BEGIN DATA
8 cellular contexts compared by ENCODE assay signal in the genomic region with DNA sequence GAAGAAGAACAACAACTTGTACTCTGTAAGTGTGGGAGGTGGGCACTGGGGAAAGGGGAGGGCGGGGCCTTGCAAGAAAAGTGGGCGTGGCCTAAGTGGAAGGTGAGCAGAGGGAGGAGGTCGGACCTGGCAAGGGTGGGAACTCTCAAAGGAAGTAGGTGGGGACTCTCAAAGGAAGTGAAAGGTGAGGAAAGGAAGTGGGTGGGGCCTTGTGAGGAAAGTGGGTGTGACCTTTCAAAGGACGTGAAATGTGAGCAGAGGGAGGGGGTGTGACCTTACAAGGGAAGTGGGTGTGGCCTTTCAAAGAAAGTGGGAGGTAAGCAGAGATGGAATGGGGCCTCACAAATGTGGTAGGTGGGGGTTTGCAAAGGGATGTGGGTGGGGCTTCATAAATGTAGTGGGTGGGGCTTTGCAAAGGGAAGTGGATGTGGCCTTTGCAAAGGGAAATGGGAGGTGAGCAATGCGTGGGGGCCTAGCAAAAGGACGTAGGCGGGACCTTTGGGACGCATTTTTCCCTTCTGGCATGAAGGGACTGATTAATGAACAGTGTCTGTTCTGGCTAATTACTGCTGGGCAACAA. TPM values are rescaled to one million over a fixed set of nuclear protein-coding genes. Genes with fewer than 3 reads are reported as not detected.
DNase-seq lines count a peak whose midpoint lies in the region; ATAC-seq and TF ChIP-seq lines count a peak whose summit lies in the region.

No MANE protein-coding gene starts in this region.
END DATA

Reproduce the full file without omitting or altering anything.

8 cellular contexts compared by ENCODE assay signal in the genomic region with DNA sequence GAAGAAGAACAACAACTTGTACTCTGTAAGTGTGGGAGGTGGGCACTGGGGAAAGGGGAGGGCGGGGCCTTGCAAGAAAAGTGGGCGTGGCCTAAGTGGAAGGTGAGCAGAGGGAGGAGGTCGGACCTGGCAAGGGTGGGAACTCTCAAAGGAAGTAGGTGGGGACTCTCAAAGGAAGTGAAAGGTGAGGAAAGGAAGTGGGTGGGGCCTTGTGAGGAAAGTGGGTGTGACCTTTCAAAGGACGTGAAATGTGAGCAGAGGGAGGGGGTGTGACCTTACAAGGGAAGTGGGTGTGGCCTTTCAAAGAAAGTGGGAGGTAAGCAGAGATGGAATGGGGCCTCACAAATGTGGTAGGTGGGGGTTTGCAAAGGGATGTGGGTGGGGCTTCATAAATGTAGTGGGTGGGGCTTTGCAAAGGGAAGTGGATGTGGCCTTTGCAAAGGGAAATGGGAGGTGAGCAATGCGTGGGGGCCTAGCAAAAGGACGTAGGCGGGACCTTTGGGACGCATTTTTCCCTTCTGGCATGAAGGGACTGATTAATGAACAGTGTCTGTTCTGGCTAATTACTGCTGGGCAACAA. TPM values are rescaled to one million over a fixed set of nuclear protein-coding genes. Genes with fewer than 3 reads are reported as not detected.
DNase-seq lines count a peak whose midpoint lies in the region; ATAC-seq and TF ChIP-seq lines count a peak whose summit lies in the region.

No MANE protein-coding gene starts in this region.